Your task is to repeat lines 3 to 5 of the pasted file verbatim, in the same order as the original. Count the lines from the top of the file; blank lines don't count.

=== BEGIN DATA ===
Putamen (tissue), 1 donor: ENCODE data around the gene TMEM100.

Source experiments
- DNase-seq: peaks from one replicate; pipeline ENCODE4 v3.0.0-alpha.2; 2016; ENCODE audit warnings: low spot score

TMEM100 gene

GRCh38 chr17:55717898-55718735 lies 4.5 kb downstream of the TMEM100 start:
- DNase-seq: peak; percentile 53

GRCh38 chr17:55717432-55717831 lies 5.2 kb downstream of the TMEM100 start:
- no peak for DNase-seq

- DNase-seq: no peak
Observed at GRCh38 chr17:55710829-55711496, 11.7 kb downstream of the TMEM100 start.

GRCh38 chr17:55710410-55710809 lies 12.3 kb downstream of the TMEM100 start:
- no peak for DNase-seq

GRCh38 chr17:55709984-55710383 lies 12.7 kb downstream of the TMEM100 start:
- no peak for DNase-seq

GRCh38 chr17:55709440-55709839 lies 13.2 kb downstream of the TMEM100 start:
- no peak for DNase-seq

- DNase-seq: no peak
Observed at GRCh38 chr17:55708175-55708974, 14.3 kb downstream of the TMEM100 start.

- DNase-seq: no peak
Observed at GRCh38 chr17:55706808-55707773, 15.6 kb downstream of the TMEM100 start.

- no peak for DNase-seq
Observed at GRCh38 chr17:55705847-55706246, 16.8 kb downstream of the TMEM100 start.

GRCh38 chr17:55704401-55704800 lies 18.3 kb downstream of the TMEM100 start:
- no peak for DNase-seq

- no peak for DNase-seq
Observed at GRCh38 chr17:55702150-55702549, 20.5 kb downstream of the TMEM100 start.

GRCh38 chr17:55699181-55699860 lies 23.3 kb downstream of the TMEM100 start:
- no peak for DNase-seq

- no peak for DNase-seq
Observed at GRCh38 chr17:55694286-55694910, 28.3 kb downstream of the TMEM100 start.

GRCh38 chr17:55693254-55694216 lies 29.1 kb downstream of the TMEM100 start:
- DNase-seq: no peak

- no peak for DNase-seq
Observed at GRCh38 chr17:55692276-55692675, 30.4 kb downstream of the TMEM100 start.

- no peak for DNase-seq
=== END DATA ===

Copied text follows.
- DNase-seq: peaks from one replicate; pipeline ENCODE4 v3.0.0-alpha.2; 2016; ENCODE audit warnings: low spot score

TMEM100 gene

GRCh38 chr17:55717898-55718735 lies 4.5 kb downstream of the TMEM100 start: